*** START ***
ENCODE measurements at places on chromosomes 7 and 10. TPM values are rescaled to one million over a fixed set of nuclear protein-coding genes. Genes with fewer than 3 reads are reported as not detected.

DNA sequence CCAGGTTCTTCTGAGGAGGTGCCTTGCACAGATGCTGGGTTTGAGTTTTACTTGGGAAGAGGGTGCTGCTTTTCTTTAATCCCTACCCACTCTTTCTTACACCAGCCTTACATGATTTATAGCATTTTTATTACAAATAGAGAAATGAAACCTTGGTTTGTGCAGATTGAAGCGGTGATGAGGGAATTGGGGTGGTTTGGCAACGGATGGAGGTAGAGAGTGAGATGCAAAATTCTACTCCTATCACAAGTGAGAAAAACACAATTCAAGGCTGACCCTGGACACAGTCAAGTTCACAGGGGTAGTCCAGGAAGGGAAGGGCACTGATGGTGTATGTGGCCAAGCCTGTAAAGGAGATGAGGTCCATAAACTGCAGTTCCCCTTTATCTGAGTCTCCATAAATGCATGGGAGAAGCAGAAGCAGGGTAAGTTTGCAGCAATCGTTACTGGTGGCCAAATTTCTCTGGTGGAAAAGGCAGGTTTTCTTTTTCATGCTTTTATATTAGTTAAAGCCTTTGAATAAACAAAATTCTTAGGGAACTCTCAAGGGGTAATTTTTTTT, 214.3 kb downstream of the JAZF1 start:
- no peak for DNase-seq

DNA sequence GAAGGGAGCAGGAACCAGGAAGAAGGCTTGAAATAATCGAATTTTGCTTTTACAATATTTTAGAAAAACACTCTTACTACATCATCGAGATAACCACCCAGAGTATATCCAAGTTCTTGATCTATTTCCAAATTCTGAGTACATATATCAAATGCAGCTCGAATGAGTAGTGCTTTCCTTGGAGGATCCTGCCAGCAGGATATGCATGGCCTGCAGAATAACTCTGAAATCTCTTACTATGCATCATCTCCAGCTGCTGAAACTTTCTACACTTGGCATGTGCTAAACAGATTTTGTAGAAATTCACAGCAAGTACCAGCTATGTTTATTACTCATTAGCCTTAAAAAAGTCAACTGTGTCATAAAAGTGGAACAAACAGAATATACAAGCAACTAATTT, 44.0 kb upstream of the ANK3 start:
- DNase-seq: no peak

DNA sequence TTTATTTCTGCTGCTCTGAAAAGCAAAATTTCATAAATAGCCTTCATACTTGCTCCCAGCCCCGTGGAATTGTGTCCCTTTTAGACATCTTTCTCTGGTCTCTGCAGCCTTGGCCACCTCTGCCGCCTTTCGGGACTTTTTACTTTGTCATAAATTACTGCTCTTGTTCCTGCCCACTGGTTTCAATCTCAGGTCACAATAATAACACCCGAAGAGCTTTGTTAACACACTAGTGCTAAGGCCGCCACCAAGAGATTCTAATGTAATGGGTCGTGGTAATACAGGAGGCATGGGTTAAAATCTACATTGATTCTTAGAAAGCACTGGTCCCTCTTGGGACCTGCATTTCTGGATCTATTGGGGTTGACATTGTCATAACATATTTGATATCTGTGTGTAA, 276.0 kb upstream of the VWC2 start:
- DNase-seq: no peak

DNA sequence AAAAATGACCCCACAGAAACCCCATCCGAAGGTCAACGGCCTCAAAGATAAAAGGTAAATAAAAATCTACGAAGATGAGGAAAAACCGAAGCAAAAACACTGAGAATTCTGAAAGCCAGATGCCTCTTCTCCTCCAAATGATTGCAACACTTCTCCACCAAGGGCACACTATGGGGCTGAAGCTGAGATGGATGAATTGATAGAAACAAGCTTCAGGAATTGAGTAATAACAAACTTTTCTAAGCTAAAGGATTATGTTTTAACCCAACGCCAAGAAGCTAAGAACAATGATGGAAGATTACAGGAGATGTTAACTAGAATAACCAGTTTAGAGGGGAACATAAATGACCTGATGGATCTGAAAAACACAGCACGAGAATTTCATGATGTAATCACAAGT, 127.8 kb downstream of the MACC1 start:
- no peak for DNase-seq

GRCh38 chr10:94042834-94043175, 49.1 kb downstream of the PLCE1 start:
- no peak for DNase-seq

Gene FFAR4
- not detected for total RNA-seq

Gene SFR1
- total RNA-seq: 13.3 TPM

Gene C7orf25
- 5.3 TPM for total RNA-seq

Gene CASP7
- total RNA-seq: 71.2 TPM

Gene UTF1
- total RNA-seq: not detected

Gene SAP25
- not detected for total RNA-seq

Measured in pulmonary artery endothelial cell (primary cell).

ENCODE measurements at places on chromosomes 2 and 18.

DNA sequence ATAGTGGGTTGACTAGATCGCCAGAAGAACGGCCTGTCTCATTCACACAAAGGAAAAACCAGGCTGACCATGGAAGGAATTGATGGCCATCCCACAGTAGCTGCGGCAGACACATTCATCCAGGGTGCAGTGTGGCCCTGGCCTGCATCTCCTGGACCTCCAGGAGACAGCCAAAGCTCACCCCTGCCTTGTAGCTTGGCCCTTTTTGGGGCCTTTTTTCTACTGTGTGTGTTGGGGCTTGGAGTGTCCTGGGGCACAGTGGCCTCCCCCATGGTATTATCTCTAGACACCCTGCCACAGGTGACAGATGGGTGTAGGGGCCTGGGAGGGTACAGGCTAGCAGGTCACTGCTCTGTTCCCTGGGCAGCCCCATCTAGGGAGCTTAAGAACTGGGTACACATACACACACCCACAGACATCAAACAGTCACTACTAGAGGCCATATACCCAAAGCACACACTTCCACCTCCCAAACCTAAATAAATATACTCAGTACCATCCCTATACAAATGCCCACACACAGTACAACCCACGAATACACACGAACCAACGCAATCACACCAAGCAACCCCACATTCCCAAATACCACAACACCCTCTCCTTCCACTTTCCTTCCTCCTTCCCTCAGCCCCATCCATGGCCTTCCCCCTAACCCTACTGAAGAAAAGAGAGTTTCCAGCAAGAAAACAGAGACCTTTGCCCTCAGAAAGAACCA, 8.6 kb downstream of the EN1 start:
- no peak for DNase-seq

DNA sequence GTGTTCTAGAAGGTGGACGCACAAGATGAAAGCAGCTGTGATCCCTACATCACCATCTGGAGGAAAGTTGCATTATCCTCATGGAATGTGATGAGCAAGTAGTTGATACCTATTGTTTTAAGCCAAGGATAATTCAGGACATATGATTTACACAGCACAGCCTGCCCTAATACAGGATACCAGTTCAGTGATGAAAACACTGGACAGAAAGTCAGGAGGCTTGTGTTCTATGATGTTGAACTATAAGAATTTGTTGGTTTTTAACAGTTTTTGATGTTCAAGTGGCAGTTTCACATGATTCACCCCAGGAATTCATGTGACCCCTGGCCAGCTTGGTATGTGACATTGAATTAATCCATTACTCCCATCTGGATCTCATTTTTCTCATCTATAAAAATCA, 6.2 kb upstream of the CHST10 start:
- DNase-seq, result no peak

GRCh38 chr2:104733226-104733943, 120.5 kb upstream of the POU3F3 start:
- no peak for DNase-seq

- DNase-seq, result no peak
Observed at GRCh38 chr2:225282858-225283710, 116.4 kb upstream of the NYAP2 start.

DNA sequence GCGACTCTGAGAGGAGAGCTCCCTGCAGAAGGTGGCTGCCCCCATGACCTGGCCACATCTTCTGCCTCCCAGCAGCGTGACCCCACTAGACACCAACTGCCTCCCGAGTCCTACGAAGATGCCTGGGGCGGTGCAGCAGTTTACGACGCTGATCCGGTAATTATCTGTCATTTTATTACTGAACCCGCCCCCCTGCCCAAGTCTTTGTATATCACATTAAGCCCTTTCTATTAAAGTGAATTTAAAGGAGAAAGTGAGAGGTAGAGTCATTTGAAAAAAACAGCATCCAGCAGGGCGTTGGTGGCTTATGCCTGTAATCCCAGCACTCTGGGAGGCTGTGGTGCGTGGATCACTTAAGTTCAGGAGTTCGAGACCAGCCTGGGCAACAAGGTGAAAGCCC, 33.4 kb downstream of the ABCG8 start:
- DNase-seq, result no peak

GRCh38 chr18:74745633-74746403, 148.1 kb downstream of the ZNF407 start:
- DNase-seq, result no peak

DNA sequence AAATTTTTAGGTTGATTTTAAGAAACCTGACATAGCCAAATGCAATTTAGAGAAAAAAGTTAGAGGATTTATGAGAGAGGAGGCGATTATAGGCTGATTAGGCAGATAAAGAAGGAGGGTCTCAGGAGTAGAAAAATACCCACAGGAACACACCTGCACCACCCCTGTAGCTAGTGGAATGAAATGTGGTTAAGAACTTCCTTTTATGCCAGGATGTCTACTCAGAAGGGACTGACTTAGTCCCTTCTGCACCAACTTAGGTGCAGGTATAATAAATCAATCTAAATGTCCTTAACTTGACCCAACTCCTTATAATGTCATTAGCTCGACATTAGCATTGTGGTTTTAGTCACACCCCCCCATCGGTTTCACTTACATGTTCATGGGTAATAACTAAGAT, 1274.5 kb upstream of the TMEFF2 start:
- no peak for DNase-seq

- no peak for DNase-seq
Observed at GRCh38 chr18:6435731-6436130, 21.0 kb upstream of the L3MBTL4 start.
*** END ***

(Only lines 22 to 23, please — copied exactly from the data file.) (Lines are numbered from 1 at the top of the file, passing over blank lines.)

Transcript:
Gene SAP25
- not detected for total RNA-seq